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I'm trying to install slackware on an old computer I have lying around that previously had redhat 8.0 on it. I downloaded the Iso and ran checksum and they were fine so I burned them and went to install them . I created a 360mb swap and set the rest of the harddrive as a root partition and selected instal almost all packages and started the installation. When the text installation got to the point where the menu said Installing package series ==>ap<== I got an error that said grep:/var/log/mount/slackware/ap/tagfile:Input/output error. It doesn't seems like the cd is corrupt or anything or else it wouldn't have passed checksum, Is there something I'm doing wrong or should I just redownload from another mirror?
You might consider obtaining a copy of Slackware Live 220.127.116.11 and testing your hardware.
Slack Live runs off you CDROM (like Knoppix) without installing anything on your HD.
yes i love slackware live if he has enough ram he shouldnt have problems but i have an old pc i am trying to do up and would like to put linux on and have been testing live cds on it only has 32mg of ram and slackware live wont startx but damn small linux will i might do a hd install with dsl because it only takes up 50mg for / and it only has a 409mg hd. dont know if this help at all ( more just a friendly comment). i havent put a swap partition on yet for your info after that i might have better luck good suggestion though.
I am having the same problem trying to install Slackware 9.1. I have Slackware 9.0 on CD which installed flawlessly on my computer. I downloaded the ISO image for 9.1 and burned it. I had exactly the same problem lasalsademuerte describes below. The A series installs fine and as soon as it gets to AP series there are multiple errors. I do not suspect the hardware because I then put the 9.0 CD back in and did a full install without a problem. I also tried it again downloading from another mirror site and had exactaly the same problem. I have 96 Meg of RAM and a 20 Gig hdd, 10G designated for Linux, 200Meg swap.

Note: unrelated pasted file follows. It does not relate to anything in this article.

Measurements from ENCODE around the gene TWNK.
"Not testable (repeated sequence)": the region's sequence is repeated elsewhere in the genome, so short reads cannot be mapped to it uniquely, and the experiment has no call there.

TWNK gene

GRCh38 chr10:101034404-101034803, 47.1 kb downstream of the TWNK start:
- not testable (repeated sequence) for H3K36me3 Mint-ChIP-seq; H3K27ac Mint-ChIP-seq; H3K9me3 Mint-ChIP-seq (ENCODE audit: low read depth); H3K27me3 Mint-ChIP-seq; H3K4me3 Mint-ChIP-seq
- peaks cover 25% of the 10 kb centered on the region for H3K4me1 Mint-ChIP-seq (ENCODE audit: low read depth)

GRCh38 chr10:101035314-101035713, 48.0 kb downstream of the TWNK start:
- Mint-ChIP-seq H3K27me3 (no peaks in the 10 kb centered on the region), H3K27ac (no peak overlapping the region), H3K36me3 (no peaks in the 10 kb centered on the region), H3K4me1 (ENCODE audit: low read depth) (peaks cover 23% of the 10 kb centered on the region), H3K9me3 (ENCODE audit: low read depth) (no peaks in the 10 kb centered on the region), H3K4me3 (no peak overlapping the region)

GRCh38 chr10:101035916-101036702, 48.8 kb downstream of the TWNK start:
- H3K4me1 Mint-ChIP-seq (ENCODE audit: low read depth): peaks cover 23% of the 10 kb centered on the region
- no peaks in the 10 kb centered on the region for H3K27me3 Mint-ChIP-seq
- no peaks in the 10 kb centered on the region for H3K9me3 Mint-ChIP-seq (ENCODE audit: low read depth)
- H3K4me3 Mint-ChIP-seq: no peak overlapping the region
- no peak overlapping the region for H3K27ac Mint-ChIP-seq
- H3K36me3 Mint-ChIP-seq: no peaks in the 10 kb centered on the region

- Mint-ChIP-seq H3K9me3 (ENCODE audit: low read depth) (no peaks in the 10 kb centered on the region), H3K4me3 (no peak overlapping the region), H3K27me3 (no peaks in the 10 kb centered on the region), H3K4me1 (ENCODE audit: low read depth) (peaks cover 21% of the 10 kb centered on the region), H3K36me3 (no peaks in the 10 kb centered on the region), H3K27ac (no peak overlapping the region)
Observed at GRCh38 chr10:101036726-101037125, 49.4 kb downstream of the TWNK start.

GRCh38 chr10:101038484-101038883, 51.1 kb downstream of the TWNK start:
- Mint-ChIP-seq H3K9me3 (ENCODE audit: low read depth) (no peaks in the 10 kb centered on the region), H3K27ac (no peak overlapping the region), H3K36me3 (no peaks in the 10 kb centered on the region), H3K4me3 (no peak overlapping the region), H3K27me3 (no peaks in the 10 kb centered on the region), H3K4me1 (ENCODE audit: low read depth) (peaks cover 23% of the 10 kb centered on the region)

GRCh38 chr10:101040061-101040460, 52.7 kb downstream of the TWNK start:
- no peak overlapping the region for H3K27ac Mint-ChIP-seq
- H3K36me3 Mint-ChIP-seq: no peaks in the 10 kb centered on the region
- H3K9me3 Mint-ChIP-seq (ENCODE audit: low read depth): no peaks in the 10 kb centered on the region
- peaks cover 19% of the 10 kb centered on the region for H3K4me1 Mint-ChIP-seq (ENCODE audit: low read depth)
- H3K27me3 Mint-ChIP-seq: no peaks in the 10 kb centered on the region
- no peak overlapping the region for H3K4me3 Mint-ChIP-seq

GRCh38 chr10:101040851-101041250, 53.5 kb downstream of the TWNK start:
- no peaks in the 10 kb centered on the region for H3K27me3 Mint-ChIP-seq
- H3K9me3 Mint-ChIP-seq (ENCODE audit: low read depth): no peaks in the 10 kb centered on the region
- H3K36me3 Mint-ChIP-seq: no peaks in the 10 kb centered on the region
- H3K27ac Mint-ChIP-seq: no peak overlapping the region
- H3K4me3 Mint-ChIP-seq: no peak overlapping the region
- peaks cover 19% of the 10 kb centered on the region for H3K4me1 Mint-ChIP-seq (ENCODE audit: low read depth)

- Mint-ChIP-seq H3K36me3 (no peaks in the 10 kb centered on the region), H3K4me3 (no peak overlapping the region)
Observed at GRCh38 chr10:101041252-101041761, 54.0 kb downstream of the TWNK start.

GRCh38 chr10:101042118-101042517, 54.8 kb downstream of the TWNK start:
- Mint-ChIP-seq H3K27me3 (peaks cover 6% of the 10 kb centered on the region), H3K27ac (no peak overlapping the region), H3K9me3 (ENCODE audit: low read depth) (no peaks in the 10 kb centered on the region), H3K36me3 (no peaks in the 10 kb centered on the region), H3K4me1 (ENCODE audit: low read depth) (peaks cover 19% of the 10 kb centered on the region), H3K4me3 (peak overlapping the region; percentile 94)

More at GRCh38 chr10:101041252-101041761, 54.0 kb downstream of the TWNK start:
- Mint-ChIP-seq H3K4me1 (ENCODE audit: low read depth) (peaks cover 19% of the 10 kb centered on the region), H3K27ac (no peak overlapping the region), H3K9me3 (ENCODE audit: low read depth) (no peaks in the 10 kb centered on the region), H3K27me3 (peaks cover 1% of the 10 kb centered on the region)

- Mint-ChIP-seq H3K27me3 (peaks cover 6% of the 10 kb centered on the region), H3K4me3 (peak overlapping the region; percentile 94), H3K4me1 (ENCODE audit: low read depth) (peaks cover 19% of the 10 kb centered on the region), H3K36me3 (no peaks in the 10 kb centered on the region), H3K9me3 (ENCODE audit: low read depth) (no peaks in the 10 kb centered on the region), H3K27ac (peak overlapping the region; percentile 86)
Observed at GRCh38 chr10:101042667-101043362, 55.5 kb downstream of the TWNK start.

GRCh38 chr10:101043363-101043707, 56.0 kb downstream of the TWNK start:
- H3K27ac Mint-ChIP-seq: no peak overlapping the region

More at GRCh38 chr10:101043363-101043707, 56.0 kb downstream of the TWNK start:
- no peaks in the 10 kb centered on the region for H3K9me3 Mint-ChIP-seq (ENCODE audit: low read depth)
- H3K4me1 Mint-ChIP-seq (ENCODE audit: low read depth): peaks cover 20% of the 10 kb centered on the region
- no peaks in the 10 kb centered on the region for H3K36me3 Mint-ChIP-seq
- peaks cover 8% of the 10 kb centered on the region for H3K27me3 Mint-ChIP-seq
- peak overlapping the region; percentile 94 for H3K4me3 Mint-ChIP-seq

Well I got slack live and it runs fine so it seems like there may be something wrong with the disk or a hardware incompatibility issue, also the computer is relatively old so I was thinking maybe the harddrive has bad sectors, could that cause something like this?
Anything's possible, but if you checked your partitions when you set up Swap and / it should have been detected.
I did have on smidgeon of trouble on one box when installing Slack 9.1, but it turned out to be the CDROM drive motor going bad and shutting down right past midway point on disk #2 (darn drive had acted up once before and should have replaced then ~ they're not self healing)
You could always remove Slack and the Linux partitions and do a surface scan and check the HD under Windoze. Depends on how much time you have (and paitence) to do this.
Most probably that cd error, there has some error while in burning process.
Try to skip the package that make you "input/output error" and reinstall that package later from slackware.com in package section. I do that in 9.0 and it's worked
I don't suspect the hardware-I had been using Slackware 8 and had no problems. I did the change because I wanted things that are in Slackware 9 that aren't in 8.
I don't have the bandwidth (dialup) to do a download. The diskset live file showed no such problems as I had with the setup-It repeats the problem at every setup.
Were significant changes made on this CD that could cause this?
Hey! You can solve your problem by using the tagfiles in your Slackware Distribution cds.
Just read the cd-rom on another pc.
Mount your floppy, make the same directories as in your /mnt/cdrom/slackware directory in /mnt/floppy/ and copy
the tagfile file from each directory (a, ap, d , e, GNOME, KDE, KDEI etc.) in the appropriate directory.
Then boot from cd, create directory /tagfiles , insert your diskette, mount it as /tagfiles and when you are prompted for installation type, use the Tagfile installation and choose the directory /tagfiles.
Note. You can edit the tagfiles and ADD or SKP (skip) the packages being installed so that you wont be prompted at all while installing.